Project 2013: Evolving ChEOPSJ: from a prototype to a tool


ChEOPSJ is an eclipse plugin for helping software developers in different programming tasks. It is based on change-oriented programming (ChOP), a style of programming that sees changes as the main development entities. This means that changes are first class entities that can be stored, analyzed and manipulated.

In ChEOPSJ, a software system is represented by the sequence of changes that have been applied to create it. This sequence of changes also represents the entire evolution of the system. The tool runs in the background of Eclipse. It silently records the source-code edits and stores them as change objects while the developer is programming.

On top of this change-logging infrastructure, different functionalities can be implemented for helping developers. In the current version of the tool, ChEOPSJ provides a test selection feature. It can tell the developers which tests are related to the latest changes in the source code so, they do not have to re-run all the tests again but only these relevant tests.

In some cases, the changes might have not been recorded from the editor, for example, when the developer has just installed the plugin for an existing project. For these situations, ChEOPSJ can also extract the sequence of changes from SVN repositories (although with a lesser level of detail).

ChEOPSJ is written in Java and it is deployed as an Eclipse plugin. It was born as a prototype so, in order to improve it, to add more features to it, and to turn it into a useful tool, it should be reengineered.


As a reengineering team, you are asked to restructure the ChEOPSJ so it can accommodate one of the following improvements:

  1. In its current implementation, ChEOPSJ supports storing and managing changes related to packages, classes, methods, fields and method invocations. In next versions, it should record changes with a more fine-grained level of detail. The tool should be reengineered so it can easily include support for local variables, full method signatures (parameters, types), and accesses of fields, local variables or parameters.
  2. During run-time, the source code changes are now stored and manipulated just as objects in memory. Using only memory for run-time is highly inefficient and does not scale to big projects. Between sessions, the changes are stored by serialising them from the tool's run-time memory, into a file. This format is specific to ChEOPSJ and thus, the stored changes can not be distributed or shared. The change storaging should be improved. In run-time, a light-weight database should be used to store and manipulate the source code changes. The file format currently used to store the changes between sessions, which is specific to ChEOPSJ, should be changed to a platform-independent format that could be shared with other tools.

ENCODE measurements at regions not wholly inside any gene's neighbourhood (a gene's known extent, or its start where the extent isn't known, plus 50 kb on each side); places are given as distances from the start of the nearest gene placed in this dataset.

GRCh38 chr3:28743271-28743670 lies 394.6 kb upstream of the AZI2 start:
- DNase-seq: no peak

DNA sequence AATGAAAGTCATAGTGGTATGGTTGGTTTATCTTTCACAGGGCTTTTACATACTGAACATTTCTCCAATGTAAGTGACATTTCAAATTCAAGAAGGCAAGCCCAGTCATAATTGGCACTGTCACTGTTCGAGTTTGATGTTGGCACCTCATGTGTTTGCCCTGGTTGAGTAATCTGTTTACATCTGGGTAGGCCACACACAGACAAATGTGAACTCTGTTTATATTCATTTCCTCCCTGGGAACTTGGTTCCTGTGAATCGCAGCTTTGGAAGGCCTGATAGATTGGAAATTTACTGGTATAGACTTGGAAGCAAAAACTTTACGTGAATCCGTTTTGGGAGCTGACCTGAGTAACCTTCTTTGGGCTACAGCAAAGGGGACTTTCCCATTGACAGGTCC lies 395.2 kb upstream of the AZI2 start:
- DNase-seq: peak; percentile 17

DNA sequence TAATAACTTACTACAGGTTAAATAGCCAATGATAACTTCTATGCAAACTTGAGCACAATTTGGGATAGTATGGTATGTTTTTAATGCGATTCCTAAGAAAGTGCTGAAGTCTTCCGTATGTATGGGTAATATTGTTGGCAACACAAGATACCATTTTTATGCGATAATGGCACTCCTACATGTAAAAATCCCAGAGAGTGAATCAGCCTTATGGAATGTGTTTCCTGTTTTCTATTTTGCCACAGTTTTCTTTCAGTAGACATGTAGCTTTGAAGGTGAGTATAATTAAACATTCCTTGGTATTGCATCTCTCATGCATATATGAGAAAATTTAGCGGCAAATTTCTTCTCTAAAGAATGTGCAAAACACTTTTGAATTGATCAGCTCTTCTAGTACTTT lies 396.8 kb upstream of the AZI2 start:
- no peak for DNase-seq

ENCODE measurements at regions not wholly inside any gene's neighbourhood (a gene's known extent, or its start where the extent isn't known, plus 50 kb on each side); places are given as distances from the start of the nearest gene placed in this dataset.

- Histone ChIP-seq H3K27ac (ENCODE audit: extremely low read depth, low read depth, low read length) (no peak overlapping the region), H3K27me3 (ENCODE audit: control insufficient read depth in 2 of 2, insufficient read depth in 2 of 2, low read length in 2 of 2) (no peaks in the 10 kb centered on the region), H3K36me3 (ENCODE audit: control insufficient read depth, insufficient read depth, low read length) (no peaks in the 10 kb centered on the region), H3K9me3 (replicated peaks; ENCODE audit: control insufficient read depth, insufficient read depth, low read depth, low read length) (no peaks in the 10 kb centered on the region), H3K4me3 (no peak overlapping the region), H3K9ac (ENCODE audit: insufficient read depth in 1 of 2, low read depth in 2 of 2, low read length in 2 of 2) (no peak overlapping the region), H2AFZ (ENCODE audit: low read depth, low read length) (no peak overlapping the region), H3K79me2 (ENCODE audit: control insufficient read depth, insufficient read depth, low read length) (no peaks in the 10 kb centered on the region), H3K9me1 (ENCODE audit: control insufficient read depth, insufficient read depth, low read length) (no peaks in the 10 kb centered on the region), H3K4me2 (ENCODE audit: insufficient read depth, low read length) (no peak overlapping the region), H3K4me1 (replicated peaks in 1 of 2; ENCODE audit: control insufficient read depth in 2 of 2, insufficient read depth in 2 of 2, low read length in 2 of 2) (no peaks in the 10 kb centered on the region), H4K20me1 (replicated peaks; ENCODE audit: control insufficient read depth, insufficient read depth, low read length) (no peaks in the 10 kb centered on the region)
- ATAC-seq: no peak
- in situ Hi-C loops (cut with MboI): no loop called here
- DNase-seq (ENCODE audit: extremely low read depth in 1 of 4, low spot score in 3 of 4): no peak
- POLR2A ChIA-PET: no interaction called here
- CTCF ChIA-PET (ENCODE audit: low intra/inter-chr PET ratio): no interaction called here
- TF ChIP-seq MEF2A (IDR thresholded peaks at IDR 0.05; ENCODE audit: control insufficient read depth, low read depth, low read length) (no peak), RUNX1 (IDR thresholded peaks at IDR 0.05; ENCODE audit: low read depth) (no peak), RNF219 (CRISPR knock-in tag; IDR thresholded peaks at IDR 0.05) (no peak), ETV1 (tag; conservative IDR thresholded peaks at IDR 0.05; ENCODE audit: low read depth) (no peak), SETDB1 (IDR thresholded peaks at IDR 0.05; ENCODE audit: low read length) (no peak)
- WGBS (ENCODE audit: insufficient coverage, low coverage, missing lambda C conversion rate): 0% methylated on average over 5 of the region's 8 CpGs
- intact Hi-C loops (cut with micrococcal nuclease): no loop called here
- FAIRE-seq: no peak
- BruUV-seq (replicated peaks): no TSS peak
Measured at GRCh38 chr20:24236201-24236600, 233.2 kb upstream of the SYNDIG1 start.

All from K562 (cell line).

3. ChEOSPJ is currently only able to extract changes from an SVN source code repository. In order for the tool to work with even more real world cases, the tool should support extracting and logging changes from other version repositories, such as Git, CVS or Mercurial.

Deadline: Thursday June 20th, 11h59 pm.   Send Project Report in PDF by e-mail to Javier Perez, Alessandor Murgia, Quinten Soetens and Serge Demeyer

You will have to choose one of these features for your reengineering project.

You can find the code on github here:

In order to work on this, you will need to create an account on github (if you not already have one) and then fork the project to create your own copy to work on. (

You will also need to send an e-mail to Serge Demeyer, Javier Perez, Alessandro Murgia and Quinten Soetens stating three things:

  • Who is your group composed of? (it is encouraged to work out the assignment in a group (2-3 people))
  • What is the feature you will be reengineering the project for. Unless you chose to work on a project of your own choosing, then you will also need to motivate why this project would allow you to demonstrate your reengineering skills.
  • Lastly, we also need you to share the url of the github fork you will be working on.
Then, more specifically, we ask you to perform the following activities, and report about these in your project report:


[Design recovery]

  1. Describe the current design of the implementation of the selected feature in CheOPSJ. Clearly indicate how this design is located in the architecture of the project.



    Compose a generic design that describes how the new functionality / feature should be integrated and how the design handles the interaction with the rest of the system. It should be clear that, in a) the types of changes recorded can be easily extended; in b) the choice for a specific storage format is merely an implementation detail; in c) the types of repositories supported can be easily extended.